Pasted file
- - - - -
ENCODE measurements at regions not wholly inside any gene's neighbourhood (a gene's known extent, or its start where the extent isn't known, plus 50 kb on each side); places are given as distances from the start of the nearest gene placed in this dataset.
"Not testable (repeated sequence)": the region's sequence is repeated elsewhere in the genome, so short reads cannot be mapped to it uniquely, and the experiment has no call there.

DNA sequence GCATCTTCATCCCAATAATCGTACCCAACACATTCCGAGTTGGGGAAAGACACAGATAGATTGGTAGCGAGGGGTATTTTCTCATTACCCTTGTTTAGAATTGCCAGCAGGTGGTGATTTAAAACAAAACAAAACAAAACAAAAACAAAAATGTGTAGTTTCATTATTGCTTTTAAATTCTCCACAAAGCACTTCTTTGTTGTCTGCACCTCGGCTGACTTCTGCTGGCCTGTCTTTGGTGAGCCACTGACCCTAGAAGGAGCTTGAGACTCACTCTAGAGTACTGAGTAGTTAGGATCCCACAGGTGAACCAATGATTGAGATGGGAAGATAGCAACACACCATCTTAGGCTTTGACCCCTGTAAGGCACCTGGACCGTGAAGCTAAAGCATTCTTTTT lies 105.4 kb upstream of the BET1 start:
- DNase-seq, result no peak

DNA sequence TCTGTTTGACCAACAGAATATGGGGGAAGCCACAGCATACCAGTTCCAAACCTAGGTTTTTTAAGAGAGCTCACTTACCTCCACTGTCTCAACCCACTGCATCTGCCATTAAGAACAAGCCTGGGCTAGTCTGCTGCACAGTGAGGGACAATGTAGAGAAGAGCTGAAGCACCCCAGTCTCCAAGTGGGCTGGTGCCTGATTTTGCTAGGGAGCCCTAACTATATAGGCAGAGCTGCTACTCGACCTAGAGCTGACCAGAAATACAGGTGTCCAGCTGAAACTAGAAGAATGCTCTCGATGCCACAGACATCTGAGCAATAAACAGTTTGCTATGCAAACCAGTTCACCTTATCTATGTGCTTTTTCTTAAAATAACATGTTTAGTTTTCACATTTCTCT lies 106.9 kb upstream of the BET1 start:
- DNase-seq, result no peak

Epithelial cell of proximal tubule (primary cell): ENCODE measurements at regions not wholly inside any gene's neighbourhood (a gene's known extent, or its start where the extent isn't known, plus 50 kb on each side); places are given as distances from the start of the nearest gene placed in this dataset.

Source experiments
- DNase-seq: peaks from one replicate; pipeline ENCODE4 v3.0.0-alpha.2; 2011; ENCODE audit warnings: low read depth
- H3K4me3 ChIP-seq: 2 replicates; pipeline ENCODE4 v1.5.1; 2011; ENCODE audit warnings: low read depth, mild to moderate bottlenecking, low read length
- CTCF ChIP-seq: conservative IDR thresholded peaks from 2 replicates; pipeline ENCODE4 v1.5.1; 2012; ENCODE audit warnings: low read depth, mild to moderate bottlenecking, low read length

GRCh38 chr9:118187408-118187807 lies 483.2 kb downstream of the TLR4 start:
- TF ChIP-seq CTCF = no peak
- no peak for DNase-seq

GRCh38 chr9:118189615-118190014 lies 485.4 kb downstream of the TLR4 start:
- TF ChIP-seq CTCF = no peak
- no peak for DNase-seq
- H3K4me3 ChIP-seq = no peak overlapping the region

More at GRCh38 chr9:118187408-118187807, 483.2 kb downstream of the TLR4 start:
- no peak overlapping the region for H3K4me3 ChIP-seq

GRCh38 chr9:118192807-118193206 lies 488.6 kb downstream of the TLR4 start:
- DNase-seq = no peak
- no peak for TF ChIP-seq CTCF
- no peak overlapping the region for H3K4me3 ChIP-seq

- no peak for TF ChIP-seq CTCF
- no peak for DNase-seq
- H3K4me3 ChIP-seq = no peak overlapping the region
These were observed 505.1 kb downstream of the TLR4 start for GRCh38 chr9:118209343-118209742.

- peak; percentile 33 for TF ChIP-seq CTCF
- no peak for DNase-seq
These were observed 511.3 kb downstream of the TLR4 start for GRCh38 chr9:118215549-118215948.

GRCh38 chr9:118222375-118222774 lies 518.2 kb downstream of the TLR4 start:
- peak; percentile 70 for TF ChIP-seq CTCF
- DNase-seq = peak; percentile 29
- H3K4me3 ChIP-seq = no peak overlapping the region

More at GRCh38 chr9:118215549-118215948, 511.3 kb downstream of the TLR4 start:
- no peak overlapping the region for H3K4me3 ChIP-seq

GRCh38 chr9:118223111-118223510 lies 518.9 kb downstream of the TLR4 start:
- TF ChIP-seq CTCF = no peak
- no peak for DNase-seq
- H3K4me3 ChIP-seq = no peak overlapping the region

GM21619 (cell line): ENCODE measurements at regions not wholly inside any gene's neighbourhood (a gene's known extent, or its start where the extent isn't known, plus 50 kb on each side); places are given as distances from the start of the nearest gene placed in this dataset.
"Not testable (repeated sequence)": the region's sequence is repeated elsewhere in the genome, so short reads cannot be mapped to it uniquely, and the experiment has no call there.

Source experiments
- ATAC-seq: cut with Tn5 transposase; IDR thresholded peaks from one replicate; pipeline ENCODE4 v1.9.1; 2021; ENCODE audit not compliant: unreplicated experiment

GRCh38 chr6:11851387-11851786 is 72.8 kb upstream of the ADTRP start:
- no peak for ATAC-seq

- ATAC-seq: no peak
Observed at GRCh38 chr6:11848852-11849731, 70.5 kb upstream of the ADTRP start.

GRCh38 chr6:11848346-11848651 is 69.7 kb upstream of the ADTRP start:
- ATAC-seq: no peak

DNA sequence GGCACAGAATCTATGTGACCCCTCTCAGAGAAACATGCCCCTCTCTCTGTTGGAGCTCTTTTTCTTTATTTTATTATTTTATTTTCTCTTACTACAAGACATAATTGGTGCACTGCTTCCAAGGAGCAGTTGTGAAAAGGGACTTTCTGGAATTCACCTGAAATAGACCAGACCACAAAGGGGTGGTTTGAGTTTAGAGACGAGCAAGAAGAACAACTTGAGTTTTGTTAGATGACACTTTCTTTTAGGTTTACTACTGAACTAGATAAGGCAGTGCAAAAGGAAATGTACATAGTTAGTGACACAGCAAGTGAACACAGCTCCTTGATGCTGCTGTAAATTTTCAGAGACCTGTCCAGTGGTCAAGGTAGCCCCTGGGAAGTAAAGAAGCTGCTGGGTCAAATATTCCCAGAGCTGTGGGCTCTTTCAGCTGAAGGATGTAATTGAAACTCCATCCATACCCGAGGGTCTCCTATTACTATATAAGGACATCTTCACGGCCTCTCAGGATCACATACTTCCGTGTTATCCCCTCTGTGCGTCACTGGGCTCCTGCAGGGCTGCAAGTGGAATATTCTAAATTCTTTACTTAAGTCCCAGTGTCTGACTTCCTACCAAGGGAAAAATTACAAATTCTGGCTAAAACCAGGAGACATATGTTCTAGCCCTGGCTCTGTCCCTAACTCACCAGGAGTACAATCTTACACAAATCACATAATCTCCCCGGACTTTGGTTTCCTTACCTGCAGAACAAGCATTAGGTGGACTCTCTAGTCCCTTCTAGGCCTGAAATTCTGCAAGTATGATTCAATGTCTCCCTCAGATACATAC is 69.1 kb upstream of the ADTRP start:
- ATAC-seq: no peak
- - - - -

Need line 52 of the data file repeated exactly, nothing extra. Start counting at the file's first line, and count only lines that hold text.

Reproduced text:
DNA sequence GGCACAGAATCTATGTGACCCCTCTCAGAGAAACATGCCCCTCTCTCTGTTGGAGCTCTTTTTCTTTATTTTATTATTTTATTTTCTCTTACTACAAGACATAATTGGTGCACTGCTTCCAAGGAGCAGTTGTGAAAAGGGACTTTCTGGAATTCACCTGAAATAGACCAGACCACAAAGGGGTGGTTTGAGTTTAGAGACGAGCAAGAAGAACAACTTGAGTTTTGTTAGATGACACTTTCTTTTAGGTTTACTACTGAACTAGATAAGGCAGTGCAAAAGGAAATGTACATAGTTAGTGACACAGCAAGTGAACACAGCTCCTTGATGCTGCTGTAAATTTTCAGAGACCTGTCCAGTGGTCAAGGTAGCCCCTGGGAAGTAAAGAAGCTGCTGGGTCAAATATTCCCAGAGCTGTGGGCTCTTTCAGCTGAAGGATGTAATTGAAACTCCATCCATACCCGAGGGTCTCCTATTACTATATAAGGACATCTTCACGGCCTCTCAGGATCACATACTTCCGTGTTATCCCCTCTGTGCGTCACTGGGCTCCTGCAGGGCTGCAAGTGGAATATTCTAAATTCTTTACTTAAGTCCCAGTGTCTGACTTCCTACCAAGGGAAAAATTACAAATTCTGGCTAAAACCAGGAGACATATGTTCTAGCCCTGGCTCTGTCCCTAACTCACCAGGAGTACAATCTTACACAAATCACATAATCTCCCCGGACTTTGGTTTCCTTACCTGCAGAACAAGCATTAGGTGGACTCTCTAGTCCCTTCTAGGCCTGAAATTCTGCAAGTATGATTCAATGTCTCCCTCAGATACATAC is 69.1 kb upstream of the ADTRP start: